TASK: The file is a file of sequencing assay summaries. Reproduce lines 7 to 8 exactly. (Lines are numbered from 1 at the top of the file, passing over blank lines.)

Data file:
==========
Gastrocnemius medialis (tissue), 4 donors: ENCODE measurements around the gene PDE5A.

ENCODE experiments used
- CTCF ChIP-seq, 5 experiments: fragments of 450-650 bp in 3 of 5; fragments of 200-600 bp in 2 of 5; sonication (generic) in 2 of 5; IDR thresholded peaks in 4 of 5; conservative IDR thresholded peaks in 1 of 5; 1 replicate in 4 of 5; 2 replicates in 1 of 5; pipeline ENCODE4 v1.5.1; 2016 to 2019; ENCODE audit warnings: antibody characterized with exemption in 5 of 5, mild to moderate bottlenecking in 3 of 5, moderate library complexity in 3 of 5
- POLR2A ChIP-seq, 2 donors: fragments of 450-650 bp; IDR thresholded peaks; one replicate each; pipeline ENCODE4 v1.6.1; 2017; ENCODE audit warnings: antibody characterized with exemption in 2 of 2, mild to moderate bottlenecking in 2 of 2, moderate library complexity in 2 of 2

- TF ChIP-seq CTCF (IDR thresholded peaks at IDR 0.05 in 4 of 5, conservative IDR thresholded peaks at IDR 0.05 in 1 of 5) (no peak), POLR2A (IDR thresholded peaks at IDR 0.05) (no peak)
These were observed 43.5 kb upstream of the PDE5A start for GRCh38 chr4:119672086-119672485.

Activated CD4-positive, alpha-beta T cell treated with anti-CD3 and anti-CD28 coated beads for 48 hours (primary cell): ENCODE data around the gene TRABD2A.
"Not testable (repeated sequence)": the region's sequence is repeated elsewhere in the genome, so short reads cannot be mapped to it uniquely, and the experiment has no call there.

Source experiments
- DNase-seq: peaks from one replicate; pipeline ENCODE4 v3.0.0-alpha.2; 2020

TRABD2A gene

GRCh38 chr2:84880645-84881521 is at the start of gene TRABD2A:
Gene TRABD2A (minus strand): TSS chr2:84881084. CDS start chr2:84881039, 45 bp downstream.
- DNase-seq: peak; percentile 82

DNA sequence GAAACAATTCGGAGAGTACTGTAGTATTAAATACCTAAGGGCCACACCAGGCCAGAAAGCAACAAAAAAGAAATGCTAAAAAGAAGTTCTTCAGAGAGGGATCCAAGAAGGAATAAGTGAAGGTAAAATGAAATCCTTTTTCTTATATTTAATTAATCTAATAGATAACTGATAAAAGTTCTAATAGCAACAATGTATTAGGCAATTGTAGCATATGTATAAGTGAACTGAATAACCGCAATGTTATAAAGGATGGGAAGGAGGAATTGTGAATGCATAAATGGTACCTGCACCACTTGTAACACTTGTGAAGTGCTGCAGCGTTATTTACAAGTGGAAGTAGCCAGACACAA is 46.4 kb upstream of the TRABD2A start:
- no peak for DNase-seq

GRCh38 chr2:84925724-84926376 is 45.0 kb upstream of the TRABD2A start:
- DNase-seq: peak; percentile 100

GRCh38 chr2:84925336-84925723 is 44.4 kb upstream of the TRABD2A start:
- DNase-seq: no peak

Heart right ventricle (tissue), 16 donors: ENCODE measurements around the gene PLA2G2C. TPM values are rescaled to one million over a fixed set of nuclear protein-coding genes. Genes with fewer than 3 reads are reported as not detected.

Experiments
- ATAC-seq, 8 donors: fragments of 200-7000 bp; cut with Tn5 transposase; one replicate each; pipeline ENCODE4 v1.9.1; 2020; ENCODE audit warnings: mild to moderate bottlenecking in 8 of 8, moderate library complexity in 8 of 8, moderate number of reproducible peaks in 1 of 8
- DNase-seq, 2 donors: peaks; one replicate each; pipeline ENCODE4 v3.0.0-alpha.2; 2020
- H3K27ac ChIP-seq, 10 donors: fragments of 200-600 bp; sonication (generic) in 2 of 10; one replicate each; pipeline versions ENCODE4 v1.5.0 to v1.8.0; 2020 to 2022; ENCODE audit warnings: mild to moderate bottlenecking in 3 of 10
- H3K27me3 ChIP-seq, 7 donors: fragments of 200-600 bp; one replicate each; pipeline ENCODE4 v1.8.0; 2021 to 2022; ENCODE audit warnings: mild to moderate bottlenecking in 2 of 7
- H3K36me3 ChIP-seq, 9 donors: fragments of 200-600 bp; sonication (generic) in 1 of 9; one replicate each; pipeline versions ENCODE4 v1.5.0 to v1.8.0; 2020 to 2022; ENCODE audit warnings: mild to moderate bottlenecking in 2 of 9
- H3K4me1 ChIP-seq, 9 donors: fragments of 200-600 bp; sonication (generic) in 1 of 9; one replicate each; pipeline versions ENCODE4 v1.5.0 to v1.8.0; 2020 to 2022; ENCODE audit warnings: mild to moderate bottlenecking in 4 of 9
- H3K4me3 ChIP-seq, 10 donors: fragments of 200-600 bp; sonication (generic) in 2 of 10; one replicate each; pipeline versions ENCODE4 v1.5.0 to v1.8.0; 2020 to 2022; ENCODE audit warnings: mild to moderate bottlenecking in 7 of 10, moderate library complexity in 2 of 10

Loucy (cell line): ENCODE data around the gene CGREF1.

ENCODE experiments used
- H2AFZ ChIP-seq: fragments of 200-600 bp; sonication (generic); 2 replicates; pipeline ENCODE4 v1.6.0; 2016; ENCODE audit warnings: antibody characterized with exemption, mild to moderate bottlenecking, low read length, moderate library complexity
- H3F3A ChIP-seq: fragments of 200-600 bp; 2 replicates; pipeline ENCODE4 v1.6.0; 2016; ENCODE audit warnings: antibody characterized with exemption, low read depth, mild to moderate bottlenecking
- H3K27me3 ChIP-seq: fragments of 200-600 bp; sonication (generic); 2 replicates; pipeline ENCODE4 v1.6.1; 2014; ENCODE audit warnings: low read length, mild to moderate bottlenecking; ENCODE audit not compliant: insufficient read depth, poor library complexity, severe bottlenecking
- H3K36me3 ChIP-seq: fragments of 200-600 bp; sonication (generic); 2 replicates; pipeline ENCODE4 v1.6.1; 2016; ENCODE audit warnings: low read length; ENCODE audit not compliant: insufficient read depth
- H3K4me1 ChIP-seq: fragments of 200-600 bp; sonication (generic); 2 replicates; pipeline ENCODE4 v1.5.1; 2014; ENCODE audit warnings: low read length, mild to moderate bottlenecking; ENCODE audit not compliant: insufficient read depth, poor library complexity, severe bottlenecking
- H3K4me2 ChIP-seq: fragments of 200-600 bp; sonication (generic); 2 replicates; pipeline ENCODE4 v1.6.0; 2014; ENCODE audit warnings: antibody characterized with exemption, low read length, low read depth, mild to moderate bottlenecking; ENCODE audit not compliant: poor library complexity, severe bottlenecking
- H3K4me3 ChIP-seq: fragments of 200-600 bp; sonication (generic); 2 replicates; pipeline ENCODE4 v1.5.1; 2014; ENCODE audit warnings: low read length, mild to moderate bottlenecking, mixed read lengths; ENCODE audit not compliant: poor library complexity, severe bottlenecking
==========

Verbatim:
Activated CD4-positive, alpha-beta T cell treated with anti-CD3 and anti-CD28 coated beads for 48 hours (primary cell): ENCODE data around the gene TRABD2A.
"Not testable (repeated sequence)": the region's sequence is repeated elsewhere in the genome, so short reads cannot be mapped to it uniquely, and the experiment has no call there.